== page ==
Magnetic survey Spatial deviations of the natural magnetic field can be registered with the help of geomagnetic measurements. These deviations occur due to magnetic embeddings in the top soil which affect the magnetic field characteristics locally. The natural magnetic field is a three dimensional vector field measured in Tesla [T ] (SI unit describing magnetic field strength). It is composed of the actual Earth's magnetic field (ca. 50.000 nT), distortions caused by solar storms and a local anomaly field (up to several 100 nT). When it comes to industrial and archaeological prospection the latter is the component of main interest. Geomagnetic prospection is often the most effective survey method for non-destructive investigation of archaeological sites. Herein two techniques can be used to obtain the data of interest. Either the field components are separated during the measurement using orientated gradiometers, or the total field is measured and the components are separated in subsequent data processing.
Magnetic anomalies of archaeological features result from induced or remanent magnetism. Induced magnetism is caused by the Earth's magnetic field and is very much dependent on the susceptibility of the material. The susceptibility describes the degree of magnetization of a material in response to an applied magnetic field and can be either positive or negative. Magnetic anomalies of pits, ditches and postholes for instance are often detectable through positive induced magnetisation of a few nT. Remanent magnetisations have various causes, a well known one being thermoremanent magnetisation. This occurs when ferromagnetic materials are heated above the Curie-Point and cool down again, causing the magnetic moments to partially align within magnetic domains. Thus, fireplaces, burnt clay, fired ceramics and bricks can easily be detected on account of their special magnetic characteristics.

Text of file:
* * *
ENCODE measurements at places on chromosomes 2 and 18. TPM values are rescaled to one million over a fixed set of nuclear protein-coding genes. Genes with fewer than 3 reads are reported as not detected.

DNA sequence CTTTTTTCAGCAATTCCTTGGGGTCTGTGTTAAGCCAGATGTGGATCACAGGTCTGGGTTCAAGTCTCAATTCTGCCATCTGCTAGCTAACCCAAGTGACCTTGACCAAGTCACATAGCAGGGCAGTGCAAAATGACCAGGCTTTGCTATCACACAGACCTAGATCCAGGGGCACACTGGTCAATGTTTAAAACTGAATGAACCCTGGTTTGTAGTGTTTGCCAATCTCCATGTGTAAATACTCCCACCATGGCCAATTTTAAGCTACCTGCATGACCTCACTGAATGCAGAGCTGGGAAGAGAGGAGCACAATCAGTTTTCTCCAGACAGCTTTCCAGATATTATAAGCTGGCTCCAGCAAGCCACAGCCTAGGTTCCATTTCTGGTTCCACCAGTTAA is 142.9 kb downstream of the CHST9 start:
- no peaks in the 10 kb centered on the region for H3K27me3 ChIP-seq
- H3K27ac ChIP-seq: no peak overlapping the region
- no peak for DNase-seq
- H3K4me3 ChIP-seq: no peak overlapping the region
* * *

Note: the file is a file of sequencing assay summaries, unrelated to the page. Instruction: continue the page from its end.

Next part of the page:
|Roman city of Ammaia (Portugal), eastern suburbs: magnetic mapping (+/-30 nT) and GIS-based interpretation. Project RADIOPAST.|
Eastern atlas’ aim to produce high quality magnetic maps necessitates high resolution. Therefore dense measure grids are chosen in the field. Data points are collected every few cm in the direction of the profile, the sensor separation being 50 cm. With the help of a multi-sensor cart system up to 10 sensors can be carried at a time. The special design allows the cart system to be operated even over complex and rough terrain. In this way, non-destructive magnetic investigations of large areas can be completed in reasonable times. Between 2 and 10 ha per day can be surveyed depending on terrain conditions (steepness, soil, vegetation especially trees, modern obstacles etc.). Furthermore the system is set up with real-time GPS-positioning and special hardware and software that makes it possible to visualize and interpret the magnetic data whilst still in the field. Our team is continuously developing new hard- and software solutions with a view to offering the best magnetic maps technically possible. We also offer bespoke solutions for special or difficult investigation areas (eg. geomagnetic in olive groves with retractable probes).